Team-mates from Chelsea and other academies learning about inclusion through 'Equality Inspires' programme's use of short film
"We want you to watch a film. It's 30 minutes long, and it's about a footballer. Then we'll have a conversation about it."
Chelsea's Development Squad are being introduced to Bradley McGuire, a player they can identify with - he's young, talented, and desperate to succeed. There's a slight tension in the room at the club's Cobham training ground as Bradley's story unfolds on screen, the sounds of team-mates whispering and shuffling in seats. Yet the drama holds their attention throughout, as the action skips from a highly-charged Premier League match to the next day's training session, from a Soho hotel suite at night to the Wembley tunnel. As the credits roll and the lights come up, the young Blues are back in the here and now - and ready to chat about what they've seen.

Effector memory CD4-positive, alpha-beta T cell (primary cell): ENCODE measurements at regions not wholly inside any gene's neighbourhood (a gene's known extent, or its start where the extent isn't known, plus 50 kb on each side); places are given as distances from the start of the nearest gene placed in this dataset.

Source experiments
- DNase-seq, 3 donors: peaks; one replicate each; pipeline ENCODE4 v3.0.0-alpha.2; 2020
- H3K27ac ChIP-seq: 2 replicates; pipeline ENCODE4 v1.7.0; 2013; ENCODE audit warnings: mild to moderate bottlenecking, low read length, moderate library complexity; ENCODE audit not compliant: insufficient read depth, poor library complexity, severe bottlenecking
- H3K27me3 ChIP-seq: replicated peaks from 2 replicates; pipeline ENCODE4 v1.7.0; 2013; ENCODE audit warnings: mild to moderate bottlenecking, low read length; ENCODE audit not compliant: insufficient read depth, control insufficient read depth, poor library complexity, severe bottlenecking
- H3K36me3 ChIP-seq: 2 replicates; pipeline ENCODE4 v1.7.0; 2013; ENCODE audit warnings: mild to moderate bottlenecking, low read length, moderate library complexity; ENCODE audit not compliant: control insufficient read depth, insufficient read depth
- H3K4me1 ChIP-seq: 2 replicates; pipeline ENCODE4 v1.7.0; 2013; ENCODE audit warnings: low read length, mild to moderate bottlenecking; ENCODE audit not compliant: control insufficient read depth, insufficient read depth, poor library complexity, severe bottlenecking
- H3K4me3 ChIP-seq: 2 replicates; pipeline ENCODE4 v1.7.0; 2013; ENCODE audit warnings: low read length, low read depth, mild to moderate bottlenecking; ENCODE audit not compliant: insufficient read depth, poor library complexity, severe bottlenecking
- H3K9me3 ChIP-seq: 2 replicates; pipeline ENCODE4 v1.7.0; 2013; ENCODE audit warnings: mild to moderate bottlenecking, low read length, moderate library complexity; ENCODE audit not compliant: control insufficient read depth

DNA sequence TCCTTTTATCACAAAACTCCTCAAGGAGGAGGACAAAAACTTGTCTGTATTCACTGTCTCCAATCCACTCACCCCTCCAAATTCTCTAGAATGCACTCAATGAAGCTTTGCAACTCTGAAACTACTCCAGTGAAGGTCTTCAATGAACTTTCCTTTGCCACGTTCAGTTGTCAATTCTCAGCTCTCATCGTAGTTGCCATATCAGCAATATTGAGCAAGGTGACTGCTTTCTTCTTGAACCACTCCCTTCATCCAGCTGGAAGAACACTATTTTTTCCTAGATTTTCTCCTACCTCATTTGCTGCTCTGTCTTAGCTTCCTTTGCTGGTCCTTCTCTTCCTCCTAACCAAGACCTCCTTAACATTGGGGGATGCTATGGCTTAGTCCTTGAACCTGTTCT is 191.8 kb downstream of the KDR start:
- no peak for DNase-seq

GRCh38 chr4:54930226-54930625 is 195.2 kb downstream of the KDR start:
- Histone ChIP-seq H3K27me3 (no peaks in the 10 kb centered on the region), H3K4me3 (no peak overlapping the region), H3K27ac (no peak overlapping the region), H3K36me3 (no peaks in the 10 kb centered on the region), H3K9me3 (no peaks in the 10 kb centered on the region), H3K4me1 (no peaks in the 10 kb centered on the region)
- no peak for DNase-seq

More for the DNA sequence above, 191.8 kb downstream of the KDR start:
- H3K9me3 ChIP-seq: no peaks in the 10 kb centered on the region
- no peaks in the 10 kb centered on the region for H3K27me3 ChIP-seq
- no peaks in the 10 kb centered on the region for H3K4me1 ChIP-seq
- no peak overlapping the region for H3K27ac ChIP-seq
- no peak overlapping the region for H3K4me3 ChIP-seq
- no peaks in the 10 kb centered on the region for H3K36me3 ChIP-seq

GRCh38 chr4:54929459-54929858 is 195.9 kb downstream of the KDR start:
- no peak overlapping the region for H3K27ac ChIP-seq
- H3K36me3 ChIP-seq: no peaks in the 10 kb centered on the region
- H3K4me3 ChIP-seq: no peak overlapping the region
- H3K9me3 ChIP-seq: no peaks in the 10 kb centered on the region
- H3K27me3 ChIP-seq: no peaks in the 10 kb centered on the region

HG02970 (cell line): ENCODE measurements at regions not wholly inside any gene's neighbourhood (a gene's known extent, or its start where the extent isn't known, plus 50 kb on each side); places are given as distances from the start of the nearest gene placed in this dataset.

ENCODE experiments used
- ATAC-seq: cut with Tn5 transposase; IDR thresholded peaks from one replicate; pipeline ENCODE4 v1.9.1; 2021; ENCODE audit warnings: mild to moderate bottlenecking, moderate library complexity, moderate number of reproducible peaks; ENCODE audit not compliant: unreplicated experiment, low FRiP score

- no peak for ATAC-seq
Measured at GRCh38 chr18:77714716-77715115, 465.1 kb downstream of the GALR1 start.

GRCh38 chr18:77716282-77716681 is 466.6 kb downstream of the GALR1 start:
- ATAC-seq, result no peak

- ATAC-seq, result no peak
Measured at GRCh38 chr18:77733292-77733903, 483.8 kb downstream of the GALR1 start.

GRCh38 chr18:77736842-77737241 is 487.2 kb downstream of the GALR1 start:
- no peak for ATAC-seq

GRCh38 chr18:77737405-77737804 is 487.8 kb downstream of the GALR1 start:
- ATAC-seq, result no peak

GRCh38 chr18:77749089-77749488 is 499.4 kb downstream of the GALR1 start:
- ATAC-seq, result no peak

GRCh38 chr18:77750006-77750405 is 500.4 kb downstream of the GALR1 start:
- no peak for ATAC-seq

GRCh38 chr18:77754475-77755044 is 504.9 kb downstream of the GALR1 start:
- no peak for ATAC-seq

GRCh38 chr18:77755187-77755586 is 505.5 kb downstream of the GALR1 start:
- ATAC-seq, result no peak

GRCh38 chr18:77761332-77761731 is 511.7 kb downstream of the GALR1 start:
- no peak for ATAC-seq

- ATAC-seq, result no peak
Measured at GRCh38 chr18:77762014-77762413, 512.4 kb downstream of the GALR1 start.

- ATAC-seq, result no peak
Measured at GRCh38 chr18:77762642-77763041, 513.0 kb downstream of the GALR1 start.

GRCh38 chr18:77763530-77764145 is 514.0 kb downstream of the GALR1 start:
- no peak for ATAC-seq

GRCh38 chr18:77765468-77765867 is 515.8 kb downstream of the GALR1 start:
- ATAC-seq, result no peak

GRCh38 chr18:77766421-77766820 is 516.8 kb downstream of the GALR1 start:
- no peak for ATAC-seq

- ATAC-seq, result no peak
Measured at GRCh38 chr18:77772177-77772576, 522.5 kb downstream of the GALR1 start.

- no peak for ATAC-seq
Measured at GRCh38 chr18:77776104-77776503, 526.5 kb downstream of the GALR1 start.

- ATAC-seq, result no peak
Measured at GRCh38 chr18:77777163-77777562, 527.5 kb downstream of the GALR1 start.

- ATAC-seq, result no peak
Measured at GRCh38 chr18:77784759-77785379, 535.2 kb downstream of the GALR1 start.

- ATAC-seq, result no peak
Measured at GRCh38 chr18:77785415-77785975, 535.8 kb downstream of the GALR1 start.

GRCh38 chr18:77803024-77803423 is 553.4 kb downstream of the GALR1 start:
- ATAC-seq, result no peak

Troy Townsend, leading the session, steps forward once again to address the audience, some of whom have been taken out of their personal comfort zones by the film's subject matter. They've all empathised with Bradley from early on, but have then learned that he's dealing with an additional type of pressure - he happens to be gay and wants to come out, but he's not sure if he'll be accepted by his team-mates, and by football in general. "A lot of the players say they've never had to deal with anything like this in their environment," says Townsend. "There's a nervousness around that immediately, and how to approach it." As Kick It Out's Education Manager, he's here to broach the topic and encourage a discussion. The short film, WONDERKID, is his icebreaker - and it's proving to be a highly effective one at academies across the country.
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Watch the film here